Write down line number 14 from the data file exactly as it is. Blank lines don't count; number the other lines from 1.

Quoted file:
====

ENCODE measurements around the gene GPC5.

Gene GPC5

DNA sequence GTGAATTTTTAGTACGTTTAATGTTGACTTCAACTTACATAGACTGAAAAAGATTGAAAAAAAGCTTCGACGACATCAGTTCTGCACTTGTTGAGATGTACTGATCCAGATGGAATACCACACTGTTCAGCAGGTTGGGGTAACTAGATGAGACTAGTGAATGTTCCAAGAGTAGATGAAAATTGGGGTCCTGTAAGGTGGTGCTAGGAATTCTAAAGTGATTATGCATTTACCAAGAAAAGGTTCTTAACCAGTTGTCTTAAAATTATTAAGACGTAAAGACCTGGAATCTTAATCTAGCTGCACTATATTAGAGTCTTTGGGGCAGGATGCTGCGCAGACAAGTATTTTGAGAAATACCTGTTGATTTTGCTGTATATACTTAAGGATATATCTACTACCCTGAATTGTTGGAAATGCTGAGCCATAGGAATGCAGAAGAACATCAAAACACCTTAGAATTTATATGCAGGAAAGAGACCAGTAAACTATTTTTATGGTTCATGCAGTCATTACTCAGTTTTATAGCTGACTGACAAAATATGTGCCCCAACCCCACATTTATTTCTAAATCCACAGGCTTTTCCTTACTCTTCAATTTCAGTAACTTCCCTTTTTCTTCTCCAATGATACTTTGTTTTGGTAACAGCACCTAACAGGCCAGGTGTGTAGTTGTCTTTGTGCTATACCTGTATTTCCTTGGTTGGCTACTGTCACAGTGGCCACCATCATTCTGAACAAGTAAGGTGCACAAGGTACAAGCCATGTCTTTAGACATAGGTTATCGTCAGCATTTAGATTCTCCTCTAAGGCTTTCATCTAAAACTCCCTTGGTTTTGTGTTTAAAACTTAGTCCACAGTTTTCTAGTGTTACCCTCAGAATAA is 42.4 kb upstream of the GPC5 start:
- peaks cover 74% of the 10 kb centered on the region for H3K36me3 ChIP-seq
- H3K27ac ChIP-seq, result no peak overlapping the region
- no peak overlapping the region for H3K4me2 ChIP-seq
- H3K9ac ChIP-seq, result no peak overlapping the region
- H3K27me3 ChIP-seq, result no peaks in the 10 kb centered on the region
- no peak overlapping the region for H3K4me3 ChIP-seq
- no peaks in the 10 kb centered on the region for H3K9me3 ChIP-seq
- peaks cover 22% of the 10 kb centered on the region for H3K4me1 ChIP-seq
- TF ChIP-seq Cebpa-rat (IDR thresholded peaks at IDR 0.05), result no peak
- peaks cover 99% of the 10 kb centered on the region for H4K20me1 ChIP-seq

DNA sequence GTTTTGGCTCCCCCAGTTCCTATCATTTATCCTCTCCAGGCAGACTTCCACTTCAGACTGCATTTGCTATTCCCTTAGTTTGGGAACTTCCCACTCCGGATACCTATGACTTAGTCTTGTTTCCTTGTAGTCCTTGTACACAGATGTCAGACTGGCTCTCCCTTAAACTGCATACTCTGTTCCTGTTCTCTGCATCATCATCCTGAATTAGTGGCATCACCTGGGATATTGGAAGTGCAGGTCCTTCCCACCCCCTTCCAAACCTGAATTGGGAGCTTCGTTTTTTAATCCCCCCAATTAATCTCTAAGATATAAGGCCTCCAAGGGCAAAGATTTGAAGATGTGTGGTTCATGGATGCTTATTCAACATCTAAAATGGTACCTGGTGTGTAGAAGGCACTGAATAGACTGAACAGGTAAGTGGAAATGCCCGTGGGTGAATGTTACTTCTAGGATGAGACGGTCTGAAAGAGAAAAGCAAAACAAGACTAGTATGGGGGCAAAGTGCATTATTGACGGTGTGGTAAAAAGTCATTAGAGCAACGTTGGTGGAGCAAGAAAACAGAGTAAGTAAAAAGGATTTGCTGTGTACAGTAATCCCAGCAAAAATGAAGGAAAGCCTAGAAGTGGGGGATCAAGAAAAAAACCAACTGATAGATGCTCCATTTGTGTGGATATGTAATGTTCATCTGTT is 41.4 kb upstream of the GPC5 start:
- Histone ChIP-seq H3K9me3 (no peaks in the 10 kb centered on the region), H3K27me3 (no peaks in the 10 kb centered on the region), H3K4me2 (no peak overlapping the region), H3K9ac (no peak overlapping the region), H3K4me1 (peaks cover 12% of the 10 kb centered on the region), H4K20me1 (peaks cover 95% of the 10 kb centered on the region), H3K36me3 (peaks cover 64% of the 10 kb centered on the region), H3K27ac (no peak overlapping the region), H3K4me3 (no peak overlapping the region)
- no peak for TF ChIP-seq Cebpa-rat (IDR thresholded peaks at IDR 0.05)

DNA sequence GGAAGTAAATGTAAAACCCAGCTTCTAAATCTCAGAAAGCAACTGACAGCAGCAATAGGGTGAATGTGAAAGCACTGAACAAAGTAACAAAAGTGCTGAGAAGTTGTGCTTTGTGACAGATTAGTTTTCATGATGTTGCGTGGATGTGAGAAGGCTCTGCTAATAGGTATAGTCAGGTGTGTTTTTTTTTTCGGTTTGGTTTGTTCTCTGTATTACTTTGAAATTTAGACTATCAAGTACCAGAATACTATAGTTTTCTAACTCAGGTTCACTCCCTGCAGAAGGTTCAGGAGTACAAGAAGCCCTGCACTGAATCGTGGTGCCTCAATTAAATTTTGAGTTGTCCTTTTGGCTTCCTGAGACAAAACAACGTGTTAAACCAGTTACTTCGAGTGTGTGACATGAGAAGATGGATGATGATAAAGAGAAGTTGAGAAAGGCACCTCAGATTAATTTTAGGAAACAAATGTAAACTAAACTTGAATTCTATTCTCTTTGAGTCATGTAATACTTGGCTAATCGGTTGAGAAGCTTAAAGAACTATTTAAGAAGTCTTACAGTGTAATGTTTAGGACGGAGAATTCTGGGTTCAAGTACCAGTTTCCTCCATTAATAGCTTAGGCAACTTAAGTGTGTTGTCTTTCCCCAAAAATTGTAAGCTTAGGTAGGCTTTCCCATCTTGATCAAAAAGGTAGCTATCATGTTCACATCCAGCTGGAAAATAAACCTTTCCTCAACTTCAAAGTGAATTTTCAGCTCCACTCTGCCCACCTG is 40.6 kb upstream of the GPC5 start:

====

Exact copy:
DNA sequence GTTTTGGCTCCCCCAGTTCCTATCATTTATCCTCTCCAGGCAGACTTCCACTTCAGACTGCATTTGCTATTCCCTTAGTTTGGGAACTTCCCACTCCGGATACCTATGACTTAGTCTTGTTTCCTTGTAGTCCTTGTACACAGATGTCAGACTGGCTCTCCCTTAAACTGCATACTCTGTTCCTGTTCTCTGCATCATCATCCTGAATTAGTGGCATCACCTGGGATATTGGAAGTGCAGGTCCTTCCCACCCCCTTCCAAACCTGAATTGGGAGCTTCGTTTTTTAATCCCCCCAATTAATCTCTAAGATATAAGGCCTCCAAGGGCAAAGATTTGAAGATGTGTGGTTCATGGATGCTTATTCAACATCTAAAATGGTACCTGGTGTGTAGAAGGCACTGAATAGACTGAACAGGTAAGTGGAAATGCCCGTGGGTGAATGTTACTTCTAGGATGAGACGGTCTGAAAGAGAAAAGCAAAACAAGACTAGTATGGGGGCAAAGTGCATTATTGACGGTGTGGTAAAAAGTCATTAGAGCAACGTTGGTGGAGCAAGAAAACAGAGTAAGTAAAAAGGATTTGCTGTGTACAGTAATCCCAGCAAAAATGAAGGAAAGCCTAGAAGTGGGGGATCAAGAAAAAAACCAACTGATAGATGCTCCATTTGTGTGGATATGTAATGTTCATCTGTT is 41.4 kb upstream of the GPC5 start: